Will Photo of Drowned Syrian Boy Be a Turning Point?
The image is shocking but could inspire change, says photographer John Stanmeyer.
When photographer John Stanmeyer first saw the viral picture of drowned Syrian toddler Aylan Kurdi washed up on a Turkish shore, his reaction was probably just like yours. "I happen to be a photographer multiple levels after just being a human," says Stanmeyer, a National Geographic contributor who has been covering the Syrian refugee crisis and who has covered humanitarian disasters for decades. "I see myself there. I see my own children there."
But Stanmeyer says the world needs to see images of the refugee crisis, which shows no sign of abating. An estimated 13.9 million people were displaced last year due to conflict such as the war in Syria, persecution and poverty, according to the United Nations. "We have to be repulsed and angered so that we collectivity stand up and turn the wheel of change," says Stanmeyer, who talked to us by phone from Perpignan, France.
I know you’re traveling and just seeing the photo as we speak...
Yes, there it is. It’s downloading. (Pause) Little boy in the water. (Pause) Bastards. Just a mess.
As a photographer and as a human being, what does this photo say to you?
Well, I look at everything as a human being. I happen to be a photographer multiple levels after just being a human. I see myself there. I see my own children there. This is just a tragic, painful, excruciatingly dynamic evil truth of what borders do. We’re all related, we’re all one and this is what happens if you don't have a passport or the freedom to move.
When we populated our planet we didn’t have invisible lines we call borders to hold us back. Yet now we isolate ourselves by region and geography and culture. To me this is how flat-out wrong we are as a global society. It is the blatant reality of how broken we are in forgetting our intrinsic reality that we are all interconnected.
When did you start covering the current refugee crisis—the worst since World War II in terms of numbers?
This began for me when I was in Turkey covering the Out of Eden walk for the Geographic story. The largest mass exodus since the fall of the Ottoman Empire happened last last year during the fall of Kobani to ISIS. Over a three day period about 150,000 human beings were streaming across an invisible line we call a border seeking sanctuary and safety.
Some argue the photograph of the boy shouldn’t be shown, that it’s too graphic.
Well, I get all of that. We’re always going to have these questions, everyone has emotional sensitivities and they’re different with everyone. I’m not saying that I don’t have sensitivity, too. I look at that image and I get angry. I’m actually enraged just talking to you, not because of you, and I’m honored and thankful that you’re calling me. But I’m angry that this happens today. We have to be repulsed and angered so that we collectivity stand up and turn the wheel of change.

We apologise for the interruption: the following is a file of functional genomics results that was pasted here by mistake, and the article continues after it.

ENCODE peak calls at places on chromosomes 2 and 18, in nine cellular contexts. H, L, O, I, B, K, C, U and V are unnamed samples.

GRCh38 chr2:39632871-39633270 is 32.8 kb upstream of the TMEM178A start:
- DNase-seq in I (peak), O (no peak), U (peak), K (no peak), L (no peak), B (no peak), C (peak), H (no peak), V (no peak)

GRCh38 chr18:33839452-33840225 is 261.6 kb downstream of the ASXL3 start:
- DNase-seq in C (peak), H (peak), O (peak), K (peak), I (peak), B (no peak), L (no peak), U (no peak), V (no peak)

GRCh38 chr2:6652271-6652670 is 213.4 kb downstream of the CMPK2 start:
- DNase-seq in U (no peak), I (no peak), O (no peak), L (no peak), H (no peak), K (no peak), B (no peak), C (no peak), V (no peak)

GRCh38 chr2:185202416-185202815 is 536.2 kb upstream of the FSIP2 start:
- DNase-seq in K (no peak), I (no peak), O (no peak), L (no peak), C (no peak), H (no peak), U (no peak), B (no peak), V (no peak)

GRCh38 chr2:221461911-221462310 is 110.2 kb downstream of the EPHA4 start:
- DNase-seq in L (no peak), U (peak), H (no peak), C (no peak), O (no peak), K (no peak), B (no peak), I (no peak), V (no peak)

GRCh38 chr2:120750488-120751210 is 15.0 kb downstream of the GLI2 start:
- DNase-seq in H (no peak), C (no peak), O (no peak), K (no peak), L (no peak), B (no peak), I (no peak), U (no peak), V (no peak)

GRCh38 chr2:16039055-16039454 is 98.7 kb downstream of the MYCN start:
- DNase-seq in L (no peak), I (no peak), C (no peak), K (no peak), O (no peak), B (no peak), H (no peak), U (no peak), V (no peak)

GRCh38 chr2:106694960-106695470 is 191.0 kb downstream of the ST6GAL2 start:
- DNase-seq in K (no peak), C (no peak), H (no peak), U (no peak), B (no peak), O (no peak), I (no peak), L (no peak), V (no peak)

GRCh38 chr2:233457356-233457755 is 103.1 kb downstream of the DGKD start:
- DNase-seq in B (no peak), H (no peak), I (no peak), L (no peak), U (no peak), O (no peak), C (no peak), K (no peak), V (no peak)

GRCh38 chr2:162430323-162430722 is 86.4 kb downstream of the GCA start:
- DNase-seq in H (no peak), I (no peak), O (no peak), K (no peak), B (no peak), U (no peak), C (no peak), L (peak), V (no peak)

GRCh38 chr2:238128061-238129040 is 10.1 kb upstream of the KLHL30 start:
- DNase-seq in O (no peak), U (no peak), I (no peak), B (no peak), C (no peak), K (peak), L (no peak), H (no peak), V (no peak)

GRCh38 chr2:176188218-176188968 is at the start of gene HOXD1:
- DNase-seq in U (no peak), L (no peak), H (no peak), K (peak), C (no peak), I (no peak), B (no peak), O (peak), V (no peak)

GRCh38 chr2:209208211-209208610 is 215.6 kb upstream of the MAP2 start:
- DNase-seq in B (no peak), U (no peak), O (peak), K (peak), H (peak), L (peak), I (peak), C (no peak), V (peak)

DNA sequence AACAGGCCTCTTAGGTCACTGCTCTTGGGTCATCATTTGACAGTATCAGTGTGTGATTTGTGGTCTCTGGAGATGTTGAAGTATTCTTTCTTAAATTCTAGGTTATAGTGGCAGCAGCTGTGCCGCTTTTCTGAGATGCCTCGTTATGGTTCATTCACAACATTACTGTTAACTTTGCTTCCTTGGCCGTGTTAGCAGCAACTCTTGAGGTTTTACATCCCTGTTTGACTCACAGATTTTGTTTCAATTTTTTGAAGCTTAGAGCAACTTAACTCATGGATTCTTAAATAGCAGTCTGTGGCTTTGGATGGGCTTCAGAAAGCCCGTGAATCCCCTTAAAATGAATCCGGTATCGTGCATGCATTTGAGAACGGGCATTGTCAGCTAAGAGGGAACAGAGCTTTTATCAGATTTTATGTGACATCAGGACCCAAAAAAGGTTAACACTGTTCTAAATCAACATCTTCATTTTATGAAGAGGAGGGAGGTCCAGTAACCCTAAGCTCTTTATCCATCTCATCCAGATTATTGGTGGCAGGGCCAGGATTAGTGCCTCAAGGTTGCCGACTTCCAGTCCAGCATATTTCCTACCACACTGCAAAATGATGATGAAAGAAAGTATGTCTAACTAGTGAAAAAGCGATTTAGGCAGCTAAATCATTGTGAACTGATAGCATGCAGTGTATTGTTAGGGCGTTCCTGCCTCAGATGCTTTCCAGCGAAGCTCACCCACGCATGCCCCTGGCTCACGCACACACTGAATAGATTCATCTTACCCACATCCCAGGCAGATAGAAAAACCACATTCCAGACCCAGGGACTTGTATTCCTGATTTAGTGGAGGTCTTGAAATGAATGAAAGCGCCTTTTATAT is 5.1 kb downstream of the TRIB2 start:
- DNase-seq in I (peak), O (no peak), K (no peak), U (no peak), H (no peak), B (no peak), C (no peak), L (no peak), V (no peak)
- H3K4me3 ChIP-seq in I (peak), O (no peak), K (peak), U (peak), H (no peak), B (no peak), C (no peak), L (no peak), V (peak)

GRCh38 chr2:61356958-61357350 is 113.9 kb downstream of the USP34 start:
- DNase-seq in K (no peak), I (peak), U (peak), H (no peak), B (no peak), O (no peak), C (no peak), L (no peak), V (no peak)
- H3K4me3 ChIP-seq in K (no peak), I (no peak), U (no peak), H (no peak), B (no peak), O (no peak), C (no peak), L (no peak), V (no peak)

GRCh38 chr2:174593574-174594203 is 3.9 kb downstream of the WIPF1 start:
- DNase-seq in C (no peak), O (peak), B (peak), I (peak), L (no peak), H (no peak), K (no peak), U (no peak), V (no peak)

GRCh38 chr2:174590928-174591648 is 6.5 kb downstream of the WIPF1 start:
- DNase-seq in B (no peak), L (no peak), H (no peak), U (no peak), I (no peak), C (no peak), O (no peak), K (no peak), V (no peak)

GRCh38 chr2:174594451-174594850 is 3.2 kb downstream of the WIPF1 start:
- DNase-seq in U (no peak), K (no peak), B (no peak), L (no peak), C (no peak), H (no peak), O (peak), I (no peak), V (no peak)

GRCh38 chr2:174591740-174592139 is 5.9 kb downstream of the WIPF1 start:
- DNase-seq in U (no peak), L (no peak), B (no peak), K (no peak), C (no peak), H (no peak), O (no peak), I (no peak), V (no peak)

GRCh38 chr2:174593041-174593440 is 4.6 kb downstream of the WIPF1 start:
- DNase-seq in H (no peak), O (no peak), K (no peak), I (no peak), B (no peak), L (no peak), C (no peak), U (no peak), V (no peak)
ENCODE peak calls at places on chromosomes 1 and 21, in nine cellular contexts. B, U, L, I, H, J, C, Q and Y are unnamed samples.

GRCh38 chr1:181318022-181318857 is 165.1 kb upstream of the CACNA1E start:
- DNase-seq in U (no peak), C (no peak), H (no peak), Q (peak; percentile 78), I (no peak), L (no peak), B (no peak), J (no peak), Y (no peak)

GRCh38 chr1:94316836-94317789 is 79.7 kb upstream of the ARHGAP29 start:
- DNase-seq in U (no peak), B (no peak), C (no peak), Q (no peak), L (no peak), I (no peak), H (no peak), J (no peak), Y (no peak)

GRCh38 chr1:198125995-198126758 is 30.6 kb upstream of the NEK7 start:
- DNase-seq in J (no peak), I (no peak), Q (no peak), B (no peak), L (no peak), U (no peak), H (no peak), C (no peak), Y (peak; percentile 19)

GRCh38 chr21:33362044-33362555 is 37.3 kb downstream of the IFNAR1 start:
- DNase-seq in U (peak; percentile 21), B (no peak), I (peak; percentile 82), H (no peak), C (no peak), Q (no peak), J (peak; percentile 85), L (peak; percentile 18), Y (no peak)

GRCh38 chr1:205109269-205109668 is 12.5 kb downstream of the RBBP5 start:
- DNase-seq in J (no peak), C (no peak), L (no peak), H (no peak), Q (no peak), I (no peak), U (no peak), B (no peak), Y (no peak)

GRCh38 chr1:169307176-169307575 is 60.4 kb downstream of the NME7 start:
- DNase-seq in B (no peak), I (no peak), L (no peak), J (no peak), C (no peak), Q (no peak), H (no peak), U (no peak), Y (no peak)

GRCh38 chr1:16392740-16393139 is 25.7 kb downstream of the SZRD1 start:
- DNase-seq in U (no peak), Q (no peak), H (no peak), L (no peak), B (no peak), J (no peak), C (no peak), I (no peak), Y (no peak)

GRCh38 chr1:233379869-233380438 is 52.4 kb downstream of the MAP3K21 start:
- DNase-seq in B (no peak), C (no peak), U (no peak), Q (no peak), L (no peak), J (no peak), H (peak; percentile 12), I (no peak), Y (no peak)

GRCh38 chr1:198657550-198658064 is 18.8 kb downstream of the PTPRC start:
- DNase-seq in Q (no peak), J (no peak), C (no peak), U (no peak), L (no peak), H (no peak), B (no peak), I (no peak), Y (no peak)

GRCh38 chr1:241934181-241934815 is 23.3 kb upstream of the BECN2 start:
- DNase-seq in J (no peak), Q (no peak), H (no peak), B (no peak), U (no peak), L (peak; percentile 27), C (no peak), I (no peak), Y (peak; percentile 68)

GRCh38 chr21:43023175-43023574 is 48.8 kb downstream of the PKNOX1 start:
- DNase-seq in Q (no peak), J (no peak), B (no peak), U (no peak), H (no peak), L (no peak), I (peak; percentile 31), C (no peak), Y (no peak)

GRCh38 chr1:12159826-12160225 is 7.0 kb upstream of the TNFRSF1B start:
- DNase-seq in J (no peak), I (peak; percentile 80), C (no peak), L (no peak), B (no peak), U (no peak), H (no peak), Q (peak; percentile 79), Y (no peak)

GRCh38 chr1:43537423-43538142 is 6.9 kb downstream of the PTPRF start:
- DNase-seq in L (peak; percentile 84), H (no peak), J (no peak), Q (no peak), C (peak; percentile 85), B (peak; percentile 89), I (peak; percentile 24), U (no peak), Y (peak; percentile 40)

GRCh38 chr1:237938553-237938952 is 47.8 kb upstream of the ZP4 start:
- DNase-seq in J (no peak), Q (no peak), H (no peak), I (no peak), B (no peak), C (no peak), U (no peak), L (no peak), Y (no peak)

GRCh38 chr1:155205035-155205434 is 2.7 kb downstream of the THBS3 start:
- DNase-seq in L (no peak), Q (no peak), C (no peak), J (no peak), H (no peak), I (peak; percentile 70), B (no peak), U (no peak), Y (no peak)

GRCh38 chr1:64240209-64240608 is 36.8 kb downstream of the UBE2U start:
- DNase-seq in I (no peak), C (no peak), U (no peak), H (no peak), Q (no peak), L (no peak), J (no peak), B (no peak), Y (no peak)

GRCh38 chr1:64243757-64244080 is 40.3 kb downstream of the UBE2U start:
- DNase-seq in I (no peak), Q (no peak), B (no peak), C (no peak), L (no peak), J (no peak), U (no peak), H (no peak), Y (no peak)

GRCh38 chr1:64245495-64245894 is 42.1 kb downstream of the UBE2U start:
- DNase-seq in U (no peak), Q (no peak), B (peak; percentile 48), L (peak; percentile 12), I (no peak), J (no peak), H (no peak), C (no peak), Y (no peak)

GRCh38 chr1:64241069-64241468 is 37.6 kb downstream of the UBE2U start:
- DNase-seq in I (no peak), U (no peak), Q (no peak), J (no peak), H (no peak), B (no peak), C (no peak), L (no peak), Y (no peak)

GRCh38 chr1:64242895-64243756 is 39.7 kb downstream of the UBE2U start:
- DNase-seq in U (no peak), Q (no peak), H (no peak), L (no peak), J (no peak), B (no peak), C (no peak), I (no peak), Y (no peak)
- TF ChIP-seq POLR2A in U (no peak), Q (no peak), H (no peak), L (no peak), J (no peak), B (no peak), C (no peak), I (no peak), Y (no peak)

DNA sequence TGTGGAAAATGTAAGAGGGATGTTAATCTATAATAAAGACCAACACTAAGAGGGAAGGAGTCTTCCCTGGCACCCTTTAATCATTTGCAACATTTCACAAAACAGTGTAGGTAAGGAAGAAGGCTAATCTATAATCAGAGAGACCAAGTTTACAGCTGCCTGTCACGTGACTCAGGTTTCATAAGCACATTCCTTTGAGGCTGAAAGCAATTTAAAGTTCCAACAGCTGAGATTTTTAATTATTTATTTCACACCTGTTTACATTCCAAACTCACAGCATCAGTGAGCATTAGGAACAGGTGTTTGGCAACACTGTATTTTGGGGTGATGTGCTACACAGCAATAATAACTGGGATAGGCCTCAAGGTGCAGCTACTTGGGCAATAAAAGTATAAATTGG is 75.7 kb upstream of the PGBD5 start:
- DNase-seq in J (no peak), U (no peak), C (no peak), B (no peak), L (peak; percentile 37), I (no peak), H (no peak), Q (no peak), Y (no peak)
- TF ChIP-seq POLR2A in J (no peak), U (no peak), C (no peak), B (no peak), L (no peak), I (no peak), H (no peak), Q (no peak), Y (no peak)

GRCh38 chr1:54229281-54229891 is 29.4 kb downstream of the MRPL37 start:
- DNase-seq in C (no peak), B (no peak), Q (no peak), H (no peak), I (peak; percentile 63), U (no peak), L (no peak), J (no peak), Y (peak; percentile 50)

We’re witnessing history perpetually repeat itself. We are a species with monumental ability to make change, but also to do evil, or to do nothing…. I’m going to walking around the rest of the day screaming in my head, but I want to make people scream. Because it’s wrong and if someone with far greater power than you or I can see this and be repulsed and angry then maybe they will find that ability to push that button and change this.
As someone who has been on the ground covering this crisis, where do you see it heading in the coming months? It seems to be getting worse by the day.
I hope this is the moment we have a finite image and really look into our consciences, our souls and hearts and ask ourselves…where are we going? This is the only place we can live. We need an awareness shift that we are killing ourselves by allowing this. That is me on the beach. That’s you.
When you think of it that way, maybe we’ll ask ourselves—do we need to get a little more engaged with what’s going on in Syria where we have such enormous horrors taking place against people and such a mass exodus? And this is not the only place, Syrians are not the only diaspora in abject peril. This is happening perpetually in other countries.
In your coverage of this refugee crisis, is there one photograph you’ve taken that speaks to you the most?
I have no interest in self in terms of what I feel is important. If I’ve made somebody think then I did my job. There is one image, though, it’s on my Instagram account. An artist had seen the story that we did in the Geographic and there’s a picture of a child crying at the border with his family that ran in that issue. She was so moved by it that she did a series of sketches of every child that ran in a photograph in that issue of the magazine.
She sketched five or six images of children—I never realized how many children were photographed in that spread—because she was so affected by seeing children in forced migration who were suffering. It’s not what’s important to me—I’m insignificant. In some regards maybe with that story I hope did my job if someone was moved enough to take the passion and the time to illustrate it with their own hands, through their own conscience.
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